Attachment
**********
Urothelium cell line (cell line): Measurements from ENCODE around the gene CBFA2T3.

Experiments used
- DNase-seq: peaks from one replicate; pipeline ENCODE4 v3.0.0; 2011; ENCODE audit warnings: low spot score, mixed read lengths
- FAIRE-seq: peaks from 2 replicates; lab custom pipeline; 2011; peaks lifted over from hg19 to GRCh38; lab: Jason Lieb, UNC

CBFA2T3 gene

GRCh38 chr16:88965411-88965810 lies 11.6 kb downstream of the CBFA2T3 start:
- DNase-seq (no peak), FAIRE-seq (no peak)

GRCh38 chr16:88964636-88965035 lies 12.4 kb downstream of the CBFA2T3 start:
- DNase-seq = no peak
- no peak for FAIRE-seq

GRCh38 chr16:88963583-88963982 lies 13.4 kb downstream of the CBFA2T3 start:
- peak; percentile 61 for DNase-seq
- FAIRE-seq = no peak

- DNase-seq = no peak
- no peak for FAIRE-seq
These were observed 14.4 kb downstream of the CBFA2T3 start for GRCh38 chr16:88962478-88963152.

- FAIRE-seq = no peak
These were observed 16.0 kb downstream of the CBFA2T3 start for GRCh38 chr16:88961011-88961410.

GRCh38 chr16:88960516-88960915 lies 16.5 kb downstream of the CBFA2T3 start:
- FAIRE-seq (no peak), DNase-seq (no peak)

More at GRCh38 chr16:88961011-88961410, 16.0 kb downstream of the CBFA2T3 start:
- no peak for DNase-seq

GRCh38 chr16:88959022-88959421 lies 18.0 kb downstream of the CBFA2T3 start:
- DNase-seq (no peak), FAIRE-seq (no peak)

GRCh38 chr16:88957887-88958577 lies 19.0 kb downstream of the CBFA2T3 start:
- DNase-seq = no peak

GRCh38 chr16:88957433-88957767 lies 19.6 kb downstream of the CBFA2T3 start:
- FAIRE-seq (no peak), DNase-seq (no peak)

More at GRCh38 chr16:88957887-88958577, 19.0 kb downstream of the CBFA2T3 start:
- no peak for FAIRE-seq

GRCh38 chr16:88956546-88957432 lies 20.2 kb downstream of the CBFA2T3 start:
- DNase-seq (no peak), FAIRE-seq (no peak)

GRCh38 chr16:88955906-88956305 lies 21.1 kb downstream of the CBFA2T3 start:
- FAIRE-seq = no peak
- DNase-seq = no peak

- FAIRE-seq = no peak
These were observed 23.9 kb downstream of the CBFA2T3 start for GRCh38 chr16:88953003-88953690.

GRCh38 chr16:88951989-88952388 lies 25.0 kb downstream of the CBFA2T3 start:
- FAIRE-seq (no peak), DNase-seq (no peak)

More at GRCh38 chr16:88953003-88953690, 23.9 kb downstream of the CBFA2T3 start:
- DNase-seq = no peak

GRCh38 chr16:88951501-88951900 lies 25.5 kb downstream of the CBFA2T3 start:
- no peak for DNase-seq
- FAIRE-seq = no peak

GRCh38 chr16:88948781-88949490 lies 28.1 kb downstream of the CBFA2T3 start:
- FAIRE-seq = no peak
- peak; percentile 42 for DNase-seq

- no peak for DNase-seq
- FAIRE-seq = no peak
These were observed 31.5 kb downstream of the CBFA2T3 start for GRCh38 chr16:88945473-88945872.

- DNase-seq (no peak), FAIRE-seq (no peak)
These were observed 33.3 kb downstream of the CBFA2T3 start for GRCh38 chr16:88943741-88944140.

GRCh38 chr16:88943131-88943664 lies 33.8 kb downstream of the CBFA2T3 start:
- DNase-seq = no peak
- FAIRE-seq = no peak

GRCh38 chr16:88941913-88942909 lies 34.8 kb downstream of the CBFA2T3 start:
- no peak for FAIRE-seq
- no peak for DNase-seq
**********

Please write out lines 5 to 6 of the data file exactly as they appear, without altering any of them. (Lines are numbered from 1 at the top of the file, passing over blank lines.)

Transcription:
CBFA2T3 gene

GRCh38 chr16:88965411-88965810 lies 11.6 kb downstream of the CBFA2T3 start: